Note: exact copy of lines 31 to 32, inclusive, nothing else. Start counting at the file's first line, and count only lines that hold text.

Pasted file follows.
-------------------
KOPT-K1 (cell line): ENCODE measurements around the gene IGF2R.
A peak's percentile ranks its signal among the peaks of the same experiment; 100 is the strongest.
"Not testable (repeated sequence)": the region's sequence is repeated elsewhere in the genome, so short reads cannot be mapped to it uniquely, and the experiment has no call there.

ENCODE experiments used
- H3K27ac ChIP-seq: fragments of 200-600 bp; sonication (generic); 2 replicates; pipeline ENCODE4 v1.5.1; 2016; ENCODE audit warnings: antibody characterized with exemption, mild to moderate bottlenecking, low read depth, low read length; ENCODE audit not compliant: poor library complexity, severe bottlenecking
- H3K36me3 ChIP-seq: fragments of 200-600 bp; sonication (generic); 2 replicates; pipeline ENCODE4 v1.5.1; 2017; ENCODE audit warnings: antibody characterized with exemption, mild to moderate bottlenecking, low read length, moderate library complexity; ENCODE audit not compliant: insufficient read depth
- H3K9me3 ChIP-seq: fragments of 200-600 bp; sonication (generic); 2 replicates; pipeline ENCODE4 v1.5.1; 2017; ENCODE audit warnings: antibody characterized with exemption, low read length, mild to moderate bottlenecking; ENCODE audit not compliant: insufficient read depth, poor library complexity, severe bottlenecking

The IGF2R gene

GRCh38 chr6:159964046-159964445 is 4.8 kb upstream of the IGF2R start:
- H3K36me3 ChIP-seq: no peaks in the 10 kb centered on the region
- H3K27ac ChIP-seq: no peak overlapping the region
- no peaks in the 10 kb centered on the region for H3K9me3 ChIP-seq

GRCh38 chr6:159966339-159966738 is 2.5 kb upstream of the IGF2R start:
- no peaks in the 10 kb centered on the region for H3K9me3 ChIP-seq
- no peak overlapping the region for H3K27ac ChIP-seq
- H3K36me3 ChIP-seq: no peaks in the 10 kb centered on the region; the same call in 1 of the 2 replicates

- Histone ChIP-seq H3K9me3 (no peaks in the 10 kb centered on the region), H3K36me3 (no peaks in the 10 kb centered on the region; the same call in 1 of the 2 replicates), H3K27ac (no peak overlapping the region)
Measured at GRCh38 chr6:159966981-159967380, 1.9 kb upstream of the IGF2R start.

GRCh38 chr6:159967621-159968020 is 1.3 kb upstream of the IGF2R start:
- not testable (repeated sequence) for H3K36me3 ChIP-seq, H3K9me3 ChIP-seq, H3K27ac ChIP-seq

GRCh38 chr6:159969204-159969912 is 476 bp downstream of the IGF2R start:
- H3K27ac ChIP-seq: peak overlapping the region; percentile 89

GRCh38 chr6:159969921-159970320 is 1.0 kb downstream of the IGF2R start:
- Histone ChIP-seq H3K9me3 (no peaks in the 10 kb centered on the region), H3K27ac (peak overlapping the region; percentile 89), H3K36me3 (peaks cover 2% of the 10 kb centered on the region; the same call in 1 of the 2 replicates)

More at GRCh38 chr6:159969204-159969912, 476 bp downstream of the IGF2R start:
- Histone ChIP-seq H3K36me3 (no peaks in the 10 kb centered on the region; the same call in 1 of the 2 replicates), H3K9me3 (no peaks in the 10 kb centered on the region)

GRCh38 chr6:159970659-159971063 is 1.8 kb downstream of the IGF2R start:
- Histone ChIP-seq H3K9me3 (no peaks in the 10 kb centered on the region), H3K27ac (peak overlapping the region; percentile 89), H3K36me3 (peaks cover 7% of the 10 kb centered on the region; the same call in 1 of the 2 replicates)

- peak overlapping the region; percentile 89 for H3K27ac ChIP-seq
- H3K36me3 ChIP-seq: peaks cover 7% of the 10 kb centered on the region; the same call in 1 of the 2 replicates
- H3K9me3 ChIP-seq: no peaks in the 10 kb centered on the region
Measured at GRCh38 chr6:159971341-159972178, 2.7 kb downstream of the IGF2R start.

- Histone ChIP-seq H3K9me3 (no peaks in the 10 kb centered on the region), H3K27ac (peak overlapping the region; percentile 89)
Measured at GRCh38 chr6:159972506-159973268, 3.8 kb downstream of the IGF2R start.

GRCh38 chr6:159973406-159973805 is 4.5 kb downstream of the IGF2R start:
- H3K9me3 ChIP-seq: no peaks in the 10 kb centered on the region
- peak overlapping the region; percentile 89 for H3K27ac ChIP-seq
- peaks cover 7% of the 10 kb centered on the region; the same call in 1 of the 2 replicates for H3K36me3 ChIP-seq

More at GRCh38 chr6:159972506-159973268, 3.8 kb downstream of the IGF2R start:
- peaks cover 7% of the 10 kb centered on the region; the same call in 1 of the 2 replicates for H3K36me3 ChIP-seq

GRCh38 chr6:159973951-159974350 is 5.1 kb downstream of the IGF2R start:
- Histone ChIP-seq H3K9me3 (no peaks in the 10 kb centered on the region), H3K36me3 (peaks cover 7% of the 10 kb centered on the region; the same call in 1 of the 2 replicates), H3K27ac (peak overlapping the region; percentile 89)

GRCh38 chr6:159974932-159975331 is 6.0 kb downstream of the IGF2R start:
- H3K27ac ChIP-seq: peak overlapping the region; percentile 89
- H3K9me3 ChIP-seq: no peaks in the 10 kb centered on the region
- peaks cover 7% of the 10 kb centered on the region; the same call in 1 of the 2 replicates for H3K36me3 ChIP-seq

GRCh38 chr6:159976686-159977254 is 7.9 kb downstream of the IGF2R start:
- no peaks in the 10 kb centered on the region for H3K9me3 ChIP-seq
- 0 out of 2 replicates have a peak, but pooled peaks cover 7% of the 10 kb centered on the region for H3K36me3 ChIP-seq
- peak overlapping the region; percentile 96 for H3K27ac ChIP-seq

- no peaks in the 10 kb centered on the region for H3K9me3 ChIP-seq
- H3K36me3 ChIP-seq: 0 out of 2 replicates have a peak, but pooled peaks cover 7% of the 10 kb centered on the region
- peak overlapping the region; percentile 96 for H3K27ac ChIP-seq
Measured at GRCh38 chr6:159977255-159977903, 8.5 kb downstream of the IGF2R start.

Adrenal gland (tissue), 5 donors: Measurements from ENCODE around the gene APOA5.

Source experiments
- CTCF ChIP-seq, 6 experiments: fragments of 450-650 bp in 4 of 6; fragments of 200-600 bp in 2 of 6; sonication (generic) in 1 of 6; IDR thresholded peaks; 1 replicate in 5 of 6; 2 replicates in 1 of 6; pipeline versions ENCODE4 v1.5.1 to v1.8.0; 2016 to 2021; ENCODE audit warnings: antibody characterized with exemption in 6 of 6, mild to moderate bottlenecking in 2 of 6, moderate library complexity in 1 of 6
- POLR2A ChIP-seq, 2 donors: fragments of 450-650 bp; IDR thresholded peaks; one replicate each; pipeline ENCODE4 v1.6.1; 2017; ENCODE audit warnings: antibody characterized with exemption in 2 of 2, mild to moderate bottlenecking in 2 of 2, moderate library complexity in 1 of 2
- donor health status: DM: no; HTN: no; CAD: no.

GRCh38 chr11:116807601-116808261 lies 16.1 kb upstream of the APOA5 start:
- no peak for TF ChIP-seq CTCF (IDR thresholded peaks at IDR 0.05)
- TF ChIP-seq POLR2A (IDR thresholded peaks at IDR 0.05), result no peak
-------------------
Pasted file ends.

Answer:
- H3K9me3 ChIP-seq: no peaks in the 10 kb centered on the region
Measured at GRCh38 chr6:159971341-159972178, 2.7 kb downstream of the IGF2R start.